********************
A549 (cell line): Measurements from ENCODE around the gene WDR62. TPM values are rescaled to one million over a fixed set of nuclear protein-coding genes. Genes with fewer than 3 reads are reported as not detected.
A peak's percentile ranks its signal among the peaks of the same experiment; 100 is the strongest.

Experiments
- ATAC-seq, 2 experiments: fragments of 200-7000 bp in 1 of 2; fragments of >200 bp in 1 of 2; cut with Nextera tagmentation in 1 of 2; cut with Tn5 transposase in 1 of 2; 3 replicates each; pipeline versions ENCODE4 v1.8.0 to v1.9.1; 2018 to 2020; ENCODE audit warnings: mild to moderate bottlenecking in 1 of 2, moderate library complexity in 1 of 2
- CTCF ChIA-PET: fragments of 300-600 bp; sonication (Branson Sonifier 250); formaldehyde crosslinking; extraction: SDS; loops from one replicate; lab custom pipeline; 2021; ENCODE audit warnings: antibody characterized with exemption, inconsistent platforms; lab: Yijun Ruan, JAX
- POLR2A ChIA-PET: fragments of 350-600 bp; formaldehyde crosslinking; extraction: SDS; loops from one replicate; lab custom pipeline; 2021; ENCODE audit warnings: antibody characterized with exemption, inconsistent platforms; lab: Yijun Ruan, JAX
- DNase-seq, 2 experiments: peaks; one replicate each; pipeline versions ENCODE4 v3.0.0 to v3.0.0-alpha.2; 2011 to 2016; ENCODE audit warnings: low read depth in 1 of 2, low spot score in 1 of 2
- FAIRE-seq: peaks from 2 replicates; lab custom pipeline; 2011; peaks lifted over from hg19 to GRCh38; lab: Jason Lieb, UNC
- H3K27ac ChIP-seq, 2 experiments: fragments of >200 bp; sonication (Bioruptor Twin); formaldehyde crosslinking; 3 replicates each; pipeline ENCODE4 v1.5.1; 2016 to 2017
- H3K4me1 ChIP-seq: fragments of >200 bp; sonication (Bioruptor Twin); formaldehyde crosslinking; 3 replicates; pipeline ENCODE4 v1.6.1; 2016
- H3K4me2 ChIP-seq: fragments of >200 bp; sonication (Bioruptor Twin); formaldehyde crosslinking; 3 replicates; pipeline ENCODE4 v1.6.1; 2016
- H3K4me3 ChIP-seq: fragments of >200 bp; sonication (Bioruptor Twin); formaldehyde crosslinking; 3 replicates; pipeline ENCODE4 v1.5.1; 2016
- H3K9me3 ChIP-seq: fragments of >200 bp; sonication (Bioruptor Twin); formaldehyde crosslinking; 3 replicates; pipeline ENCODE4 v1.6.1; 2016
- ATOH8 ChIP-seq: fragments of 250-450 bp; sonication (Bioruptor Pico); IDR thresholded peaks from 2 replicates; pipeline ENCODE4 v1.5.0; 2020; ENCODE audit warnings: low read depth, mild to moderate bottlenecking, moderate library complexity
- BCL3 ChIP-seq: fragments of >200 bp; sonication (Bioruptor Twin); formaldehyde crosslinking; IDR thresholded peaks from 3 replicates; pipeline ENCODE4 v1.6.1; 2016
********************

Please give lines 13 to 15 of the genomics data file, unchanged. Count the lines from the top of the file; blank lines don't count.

- H3K9me3 ChIP-seq: fragments of >200 bp; sonication (Bioruptor Twin); formaldehyde crosslinking; 3 replicates; pipeline ENCODE4 v1.6.1; 2016
- ATOH8 ChIP-seq: fragments of 250-450 bp; sonication (Bioruptor Pico); IDR thresholded peaks from 2 replicates; pipeline ENCODE4 v1.5.0; 2020; ENCODE audit warnings: low read depth, mild to moderate bottlenecking, moderate library complexity
- BCL3 ChIP-seq: fragments of >200 bp; sonication (Bioruptor Twin); formaldehyde crosslinking; IDR thresholded peaks from 3 replicates; pipeline ENCODE4 v1.6.1; 2016